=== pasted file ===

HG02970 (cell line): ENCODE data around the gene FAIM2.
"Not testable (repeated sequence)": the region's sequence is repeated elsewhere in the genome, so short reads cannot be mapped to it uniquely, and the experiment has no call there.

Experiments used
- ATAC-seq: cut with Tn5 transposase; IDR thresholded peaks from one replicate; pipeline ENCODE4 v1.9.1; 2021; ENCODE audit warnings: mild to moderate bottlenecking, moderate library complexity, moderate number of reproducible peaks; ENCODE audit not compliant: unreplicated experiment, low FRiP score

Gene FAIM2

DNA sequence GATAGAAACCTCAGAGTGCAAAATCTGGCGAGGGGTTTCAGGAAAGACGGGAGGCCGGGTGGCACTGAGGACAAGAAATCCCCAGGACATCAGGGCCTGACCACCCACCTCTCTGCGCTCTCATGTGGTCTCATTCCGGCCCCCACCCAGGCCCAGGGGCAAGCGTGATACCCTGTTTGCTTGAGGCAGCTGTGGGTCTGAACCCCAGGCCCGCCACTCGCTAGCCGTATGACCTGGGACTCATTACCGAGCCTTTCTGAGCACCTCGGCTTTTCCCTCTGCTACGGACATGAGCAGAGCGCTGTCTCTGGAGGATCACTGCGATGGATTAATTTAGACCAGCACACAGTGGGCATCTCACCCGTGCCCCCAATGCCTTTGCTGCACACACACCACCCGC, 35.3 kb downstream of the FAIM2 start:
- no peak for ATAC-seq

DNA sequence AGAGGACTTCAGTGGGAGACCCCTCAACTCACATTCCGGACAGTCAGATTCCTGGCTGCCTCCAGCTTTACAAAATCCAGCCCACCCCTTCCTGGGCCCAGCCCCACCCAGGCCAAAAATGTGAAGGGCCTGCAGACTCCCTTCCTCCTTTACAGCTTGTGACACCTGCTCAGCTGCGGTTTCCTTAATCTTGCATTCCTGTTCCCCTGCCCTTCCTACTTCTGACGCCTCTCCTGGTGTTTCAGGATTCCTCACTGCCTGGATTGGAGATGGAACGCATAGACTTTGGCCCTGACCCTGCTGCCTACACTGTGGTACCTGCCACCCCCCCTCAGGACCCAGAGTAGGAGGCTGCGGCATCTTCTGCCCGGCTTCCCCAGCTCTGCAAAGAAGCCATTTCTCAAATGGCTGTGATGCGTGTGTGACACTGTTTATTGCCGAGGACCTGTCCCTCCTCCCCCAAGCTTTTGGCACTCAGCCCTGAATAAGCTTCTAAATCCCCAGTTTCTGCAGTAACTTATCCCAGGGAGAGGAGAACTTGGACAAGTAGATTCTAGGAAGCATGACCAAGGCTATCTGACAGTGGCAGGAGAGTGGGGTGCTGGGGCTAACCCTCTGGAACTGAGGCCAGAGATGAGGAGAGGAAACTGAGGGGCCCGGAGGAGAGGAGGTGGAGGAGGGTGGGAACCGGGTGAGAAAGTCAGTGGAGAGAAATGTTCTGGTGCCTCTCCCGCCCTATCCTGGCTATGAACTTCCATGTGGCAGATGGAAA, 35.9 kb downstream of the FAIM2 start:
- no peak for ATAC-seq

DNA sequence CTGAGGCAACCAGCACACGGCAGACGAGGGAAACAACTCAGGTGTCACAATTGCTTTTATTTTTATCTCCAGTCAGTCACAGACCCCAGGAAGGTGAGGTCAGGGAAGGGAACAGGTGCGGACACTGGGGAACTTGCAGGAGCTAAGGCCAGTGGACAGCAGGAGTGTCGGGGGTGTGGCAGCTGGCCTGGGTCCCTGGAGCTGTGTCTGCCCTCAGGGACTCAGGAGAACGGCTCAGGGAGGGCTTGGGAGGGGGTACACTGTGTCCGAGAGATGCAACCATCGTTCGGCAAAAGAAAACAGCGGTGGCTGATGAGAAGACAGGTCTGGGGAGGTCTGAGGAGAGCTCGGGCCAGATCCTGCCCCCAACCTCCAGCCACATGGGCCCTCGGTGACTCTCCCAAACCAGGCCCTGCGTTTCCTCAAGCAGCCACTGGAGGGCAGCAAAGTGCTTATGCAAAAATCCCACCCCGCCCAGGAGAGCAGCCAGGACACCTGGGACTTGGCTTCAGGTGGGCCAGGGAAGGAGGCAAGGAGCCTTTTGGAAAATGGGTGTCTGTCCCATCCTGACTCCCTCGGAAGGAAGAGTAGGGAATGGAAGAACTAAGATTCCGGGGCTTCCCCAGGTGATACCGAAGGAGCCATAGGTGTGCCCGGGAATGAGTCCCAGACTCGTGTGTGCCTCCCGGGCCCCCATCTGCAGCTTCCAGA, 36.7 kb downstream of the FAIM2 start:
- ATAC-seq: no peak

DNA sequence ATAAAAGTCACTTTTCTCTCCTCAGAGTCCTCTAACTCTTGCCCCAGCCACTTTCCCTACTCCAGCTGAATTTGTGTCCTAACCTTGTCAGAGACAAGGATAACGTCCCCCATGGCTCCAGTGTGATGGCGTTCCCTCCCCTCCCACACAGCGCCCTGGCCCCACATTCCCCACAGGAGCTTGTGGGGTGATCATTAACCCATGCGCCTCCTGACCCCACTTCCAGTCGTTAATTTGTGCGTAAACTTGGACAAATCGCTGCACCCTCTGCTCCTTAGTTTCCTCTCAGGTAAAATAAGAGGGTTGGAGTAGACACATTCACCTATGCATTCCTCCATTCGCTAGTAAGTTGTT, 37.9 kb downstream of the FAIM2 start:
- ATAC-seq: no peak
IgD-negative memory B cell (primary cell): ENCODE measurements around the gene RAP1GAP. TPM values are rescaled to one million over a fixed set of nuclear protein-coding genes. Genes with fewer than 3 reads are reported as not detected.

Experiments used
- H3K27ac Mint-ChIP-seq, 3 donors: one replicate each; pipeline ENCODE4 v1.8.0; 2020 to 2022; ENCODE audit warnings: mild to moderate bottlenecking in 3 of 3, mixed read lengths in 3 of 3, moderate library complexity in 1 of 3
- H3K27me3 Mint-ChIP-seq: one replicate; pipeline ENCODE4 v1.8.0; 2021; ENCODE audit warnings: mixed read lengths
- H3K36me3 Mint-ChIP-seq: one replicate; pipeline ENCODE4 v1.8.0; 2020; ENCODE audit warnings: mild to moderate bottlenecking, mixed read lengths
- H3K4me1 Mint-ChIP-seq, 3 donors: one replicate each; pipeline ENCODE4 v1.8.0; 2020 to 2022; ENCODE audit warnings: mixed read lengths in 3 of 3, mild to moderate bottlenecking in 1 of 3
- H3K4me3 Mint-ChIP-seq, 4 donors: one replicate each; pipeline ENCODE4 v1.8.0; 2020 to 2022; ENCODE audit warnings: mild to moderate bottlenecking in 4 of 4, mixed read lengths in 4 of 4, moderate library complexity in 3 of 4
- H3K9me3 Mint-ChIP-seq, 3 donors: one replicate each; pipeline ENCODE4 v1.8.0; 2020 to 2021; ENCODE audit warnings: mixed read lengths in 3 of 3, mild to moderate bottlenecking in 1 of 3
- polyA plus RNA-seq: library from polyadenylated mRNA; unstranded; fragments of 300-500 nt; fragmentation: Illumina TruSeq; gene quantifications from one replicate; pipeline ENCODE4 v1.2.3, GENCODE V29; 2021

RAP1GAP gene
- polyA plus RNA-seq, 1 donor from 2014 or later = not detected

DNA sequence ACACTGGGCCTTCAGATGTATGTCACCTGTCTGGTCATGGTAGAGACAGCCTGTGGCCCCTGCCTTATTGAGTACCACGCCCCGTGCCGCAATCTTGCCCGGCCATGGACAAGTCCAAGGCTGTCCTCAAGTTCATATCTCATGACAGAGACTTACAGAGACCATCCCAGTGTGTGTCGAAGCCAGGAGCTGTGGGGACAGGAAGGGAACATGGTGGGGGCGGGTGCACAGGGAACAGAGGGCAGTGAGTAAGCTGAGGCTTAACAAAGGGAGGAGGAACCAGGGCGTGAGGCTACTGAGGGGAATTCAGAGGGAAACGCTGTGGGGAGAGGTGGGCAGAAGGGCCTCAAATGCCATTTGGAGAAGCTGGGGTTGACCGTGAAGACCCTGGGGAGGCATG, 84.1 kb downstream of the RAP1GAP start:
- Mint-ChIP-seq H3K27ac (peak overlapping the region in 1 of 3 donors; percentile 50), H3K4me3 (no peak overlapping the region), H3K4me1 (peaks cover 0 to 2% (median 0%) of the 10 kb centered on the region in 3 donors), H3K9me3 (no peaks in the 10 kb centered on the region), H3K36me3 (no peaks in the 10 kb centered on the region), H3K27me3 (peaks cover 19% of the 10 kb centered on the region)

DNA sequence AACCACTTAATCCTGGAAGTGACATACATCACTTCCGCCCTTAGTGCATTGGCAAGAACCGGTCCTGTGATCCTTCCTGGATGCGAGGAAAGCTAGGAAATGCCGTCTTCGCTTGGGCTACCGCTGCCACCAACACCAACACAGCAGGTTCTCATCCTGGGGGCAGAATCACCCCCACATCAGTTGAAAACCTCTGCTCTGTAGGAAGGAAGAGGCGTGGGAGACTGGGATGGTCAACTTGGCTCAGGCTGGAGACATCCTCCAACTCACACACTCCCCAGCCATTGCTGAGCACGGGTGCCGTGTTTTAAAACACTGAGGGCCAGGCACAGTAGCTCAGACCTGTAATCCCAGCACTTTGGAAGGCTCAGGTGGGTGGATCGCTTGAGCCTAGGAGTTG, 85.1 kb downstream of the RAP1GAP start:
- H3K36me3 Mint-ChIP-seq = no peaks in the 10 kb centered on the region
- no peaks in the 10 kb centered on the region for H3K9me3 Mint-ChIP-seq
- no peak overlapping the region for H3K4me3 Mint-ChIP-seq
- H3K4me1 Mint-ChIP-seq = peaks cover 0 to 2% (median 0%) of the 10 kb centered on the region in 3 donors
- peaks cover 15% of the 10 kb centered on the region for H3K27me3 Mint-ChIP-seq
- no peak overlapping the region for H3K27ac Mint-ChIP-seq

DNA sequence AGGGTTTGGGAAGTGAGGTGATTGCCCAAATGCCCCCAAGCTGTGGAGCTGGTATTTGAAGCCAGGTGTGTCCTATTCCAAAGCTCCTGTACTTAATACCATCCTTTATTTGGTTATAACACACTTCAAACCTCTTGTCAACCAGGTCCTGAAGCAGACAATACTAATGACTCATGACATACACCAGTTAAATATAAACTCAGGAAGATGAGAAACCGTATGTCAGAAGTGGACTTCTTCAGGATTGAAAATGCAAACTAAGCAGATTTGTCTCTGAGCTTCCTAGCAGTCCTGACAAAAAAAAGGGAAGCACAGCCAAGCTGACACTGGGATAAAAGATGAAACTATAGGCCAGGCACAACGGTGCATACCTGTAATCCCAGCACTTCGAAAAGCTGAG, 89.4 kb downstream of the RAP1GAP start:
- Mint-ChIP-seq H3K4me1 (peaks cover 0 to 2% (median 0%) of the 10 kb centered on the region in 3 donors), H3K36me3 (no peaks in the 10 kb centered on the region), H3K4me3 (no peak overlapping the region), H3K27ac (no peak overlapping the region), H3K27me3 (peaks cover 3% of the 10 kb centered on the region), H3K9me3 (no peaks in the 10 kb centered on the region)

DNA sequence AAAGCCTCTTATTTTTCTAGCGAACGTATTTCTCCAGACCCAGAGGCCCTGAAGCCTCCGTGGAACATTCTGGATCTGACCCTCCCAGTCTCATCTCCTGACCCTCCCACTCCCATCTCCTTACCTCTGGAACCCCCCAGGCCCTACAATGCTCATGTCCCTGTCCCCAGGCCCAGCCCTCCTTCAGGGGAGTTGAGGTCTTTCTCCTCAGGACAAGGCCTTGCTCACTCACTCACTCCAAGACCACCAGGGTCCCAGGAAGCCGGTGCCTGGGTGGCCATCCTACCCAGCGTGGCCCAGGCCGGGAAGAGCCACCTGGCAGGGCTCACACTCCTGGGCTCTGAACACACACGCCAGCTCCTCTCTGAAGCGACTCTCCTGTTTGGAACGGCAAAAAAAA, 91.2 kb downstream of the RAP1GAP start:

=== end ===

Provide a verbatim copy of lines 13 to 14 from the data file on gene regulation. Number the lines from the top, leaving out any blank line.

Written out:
- ATAC-seq: no peak
IgD-negative memory B cell (primary cell): ENCODE measurements around the gene RAP1GAP. TPM values are rescaled to one million over a fixed set of nuclear protein-coding genes. Genes with fewer than 3 reads are reported as not detected.